Tommy's PregnancyHub

Exercises to avoid in pregnancy

There are a small number of exercises or activities that may cause injury or other problems for you or your baby. Find out what they are so you can avoid them during pregnancy.

There are lots of ways you can be active during pregnancy, but the exercises listed below may not be safe now you’re pregnant.

Contact sports and pregnancy

Contact sports are activities such as football, rugby, hockey or martial arts. Because of the way they are played, there is a risk of your bump being hit and so it’s best not to do them at all while you’re pregnant.

If you’re part of a team though, you could still train with them – perhaps in the gym – as long as you don’t do anything where you could get hit.

Activities that have a risk of falling during pregnancy

Any exercise or activity where there is a risk of falling, such as skiing, climbing or horse riding, can be risky. This is because your growing bump alters your centre of gravity, which can make it harder to keep your balance.

If you cycle and you’re worried about falling, you could change to indoor cycling in a gym.

Exercising at high altitudes in pregnancy

You shouldn’t exercise at high altitudes (over 2,500 metres) unless you are used to it, as it reduces the oxygen supply to you and your baby.

If you have gone somewhere that is over 2,500 metres, you should wait at least four to five days for your body to adjust before you do any exercise.

Scuba diving when pregnant

Scuba diving is not safe during pregnancy.

Nitrogen gas bubbles can pass across the placenta and your unborn baby has no protection against decompression sickness.

Exercising on your back in pregnancy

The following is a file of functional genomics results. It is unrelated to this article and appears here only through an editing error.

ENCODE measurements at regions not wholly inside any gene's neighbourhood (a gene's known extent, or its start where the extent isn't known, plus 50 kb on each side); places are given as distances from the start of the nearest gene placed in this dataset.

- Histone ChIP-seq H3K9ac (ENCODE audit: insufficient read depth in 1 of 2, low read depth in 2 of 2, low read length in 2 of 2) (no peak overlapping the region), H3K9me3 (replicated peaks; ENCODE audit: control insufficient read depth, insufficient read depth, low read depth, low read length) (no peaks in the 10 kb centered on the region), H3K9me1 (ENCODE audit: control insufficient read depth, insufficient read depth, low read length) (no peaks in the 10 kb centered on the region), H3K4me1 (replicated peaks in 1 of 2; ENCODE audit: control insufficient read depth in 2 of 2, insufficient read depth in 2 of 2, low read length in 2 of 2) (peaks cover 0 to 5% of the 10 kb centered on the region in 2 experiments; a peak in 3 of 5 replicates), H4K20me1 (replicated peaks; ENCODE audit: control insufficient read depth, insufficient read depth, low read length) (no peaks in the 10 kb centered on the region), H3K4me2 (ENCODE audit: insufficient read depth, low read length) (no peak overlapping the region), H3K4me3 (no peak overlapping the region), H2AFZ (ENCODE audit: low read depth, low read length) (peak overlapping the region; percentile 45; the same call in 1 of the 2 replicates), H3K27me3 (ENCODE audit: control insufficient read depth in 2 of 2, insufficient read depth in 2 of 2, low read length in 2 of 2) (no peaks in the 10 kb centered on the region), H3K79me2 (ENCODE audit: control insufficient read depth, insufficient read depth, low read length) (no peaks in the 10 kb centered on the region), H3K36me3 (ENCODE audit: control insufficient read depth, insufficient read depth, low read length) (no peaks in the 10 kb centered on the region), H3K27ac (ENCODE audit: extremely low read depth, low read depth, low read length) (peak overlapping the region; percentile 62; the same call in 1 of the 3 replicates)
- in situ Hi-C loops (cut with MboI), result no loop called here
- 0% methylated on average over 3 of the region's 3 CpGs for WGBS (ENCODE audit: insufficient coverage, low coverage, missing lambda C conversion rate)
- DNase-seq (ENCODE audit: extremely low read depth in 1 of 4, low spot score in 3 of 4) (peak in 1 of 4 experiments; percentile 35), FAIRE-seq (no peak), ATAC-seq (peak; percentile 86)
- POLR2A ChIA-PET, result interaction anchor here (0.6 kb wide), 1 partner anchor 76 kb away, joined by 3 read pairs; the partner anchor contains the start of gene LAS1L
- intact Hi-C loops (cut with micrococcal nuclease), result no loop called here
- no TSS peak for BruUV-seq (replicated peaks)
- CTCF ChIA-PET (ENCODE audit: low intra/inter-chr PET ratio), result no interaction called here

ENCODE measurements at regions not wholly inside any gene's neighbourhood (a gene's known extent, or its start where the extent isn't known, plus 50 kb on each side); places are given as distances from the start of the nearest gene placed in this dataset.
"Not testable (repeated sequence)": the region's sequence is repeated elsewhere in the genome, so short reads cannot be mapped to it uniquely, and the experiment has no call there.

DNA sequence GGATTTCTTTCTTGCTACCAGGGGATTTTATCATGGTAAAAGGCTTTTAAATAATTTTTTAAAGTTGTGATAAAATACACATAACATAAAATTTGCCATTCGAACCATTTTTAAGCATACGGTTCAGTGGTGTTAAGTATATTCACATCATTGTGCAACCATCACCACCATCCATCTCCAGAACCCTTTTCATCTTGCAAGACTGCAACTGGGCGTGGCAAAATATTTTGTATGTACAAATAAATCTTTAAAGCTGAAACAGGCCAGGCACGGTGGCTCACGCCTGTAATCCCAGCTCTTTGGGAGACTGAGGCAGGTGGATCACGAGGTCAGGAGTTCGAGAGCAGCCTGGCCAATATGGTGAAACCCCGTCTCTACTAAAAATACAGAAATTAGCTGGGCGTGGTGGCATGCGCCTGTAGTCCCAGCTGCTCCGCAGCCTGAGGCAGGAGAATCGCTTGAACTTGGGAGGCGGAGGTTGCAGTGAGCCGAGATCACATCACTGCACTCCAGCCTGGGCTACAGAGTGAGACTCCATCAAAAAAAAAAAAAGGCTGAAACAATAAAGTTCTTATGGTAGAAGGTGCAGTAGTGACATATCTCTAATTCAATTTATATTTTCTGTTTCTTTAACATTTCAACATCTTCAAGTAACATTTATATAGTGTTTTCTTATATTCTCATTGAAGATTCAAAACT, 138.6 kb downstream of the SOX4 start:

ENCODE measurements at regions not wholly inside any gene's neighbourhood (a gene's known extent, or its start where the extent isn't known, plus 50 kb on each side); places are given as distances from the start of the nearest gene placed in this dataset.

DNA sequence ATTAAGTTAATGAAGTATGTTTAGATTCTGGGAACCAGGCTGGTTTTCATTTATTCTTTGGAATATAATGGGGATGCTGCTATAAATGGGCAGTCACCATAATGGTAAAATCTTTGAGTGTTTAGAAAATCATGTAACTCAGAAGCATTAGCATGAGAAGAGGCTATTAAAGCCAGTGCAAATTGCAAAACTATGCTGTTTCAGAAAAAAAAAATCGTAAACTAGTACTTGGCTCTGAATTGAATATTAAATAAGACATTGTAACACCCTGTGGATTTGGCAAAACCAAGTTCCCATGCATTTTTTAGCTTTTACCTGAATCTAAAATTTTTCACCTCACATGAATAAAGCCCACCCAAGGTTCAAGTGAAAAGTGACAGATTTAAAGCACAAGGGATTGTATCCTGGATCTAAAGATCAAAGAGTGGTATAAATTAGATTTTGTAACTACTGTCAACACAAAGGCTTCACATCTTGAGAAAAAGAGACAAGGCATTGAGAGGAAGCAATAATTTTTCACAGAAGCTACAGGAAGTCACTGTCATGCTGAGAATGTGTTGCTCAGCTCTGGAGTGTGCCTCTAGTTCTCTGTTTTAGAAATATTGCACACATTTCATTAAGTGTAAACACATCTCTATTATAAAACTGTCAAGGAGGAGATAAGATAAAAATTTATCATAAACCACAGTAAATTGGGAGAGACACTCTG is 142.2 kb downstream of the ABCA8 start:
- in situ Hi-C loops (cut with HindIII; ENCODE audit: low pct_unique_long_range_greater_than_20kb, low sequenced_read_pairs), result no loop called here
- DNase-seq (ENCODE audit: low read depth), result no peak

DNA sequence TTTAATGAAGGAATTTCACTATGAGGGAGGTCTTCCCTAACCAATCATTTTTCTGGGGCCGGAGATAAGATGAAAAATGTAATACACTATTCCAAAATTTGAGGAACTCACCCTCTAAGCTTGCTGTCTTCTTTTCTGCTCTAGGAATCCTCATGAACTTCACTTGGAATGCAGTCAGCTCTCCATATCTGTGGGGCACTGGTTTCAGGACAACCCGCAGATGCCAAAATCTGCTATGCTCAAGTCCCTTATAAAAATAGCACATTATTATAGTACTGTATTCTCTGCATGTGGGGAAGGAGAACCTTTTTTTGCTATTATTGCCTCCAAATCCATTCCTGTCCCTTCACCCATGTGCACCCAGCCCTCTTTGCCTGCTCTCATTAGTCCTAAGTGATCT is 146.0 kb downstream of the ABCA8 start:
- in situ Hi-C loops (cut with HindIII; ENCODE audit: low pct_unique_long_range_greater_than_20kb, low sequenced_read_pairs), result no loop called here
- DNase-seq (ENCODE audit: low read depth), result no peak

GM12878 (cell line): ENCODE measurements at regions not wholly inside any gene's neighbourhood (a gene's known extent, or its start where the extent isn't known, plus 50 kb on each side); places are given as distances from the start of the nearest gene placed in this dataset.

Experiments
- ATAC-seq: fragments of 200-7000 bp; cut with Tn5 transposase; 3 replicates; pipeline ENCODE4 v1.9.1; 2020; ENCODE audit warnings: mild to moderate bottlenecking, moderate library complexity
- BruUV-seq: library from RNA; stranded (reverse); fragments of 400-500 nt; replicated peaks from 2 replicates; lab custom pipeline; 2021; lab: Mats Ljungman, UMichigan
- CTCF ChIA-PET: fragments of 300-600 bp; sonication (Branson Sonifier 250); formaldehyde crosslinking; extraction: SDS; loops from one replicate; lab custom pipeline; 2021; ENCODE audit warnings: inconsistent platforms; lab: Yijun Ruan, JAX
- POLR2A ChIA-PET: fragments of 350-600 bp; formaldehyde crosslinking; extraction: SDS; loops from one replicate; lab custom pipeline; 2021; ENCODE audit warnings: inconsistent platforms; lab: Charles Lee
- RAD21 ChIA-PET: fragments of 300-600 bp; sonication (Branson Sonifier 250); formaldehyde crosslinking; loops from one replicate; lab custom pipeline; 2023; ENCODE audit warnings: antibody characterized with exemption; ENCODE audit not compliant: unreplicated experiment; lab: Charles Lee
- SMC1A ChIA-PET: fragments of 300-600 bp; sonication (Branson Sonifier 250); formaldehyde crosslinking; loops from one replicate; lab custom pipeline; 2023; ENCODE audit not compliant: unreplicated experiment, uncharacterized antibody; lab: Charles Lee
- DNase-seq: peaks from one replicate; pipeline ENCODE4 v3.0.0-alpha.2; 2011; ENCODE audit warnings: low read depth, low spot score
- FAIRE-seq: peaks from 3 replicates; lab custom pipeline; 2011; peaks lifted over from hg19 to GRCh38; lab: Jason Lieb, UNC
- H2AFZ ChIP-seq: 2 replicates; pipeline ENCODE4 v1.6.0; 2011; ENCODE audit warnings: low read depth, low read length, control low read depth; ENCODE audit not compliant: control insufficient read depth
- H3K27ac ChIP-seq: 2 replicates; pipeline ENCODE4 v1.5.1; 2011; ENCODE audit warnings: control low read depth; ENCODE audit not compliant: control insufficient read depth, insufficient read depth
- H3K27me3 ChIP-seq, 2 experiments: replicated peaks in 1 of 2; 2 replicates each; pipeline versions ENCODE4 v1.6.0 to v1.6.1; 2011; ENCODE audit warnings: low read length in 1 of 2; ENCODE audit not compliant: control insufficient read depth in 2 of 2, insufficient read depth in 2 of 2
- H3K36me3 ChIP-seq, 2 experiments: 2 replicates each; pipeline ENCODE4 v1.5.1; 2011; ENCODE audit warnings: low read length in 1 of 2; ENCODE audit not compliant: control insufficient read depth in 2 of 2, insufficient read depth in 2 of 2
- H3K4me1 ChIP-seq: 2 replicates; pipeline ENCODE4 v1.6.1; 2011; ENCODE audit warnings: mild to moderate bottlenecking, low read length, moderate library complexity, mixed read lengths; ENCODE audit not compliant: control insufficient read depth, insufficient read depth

After 16 weeks, exercising on your back can cause low blood pressure and dizziness for some women.

The weight of the baby could press on a major blood vessel and reduce the blood flow to your heart and therefore baby.

For this reason, we also recommend sleeping on your side in late pregnancy.

Exercise classes that aren’t made for pregnancy

While yoga, Pilates and aerobic exercise classes are great in pregnancy, make sure your teacher is trained to instruct pregnant women.

For example, they should advise you to avoid some exercises or positions, such as lying on your back after 16 weeks.

If you took part in any of the exercises before you knew you were pregnant and you’re worried, speak to your midwife for some reassurance.

  1. NHS Choices. Exercise in pregnancy. http://www.nhs.uk/conditions/pregnancy-and-baby/pages/pregnancy-exercise.aspx (Page last reviewed: 14/01/2017. Next review due: 14/01/2020
  2. RCOG (2006) Recreational Exercise and Pregnancy: Information for you, London, Royal College of Obstetricians and Gynaecologists: https://www.rcog.org.uk/globalassets/documents/patients/patient-information-leaflets/pregnancy/recreational-exercise-and-pregnancy.pdf 
  3. RCOG (2006) Exercise in Pregnancy: Statement No. 4, London, Royal College of Obstetricians and Gynaecologists: https://www.rcog.org.uk/globalassets/documents/guidelines/statements/statement-no-4.pdf
  4. Camporesi EM (1996). Diving and pregnancy. Seminars in Perinatology 20 (4): 292–301 http://www.seminperinat.com/article/S0146-0005%2896%2980022-X/abstract 
  5. Heazell AEP, Li M, Budd J, Thompson JMD, Stacey T, Cronin RS, Martin B, Roberts D, Mitchell EA, McCowan LME (2017). Association between maternal sleep practices and late stillbirth – findings from a stillbirth case-control study. BJOG; https://doi.org/10.1111/1471-0528.14967.
Review dates

Last reviewed: 31 July, 2018
Next review: 31 July, 2023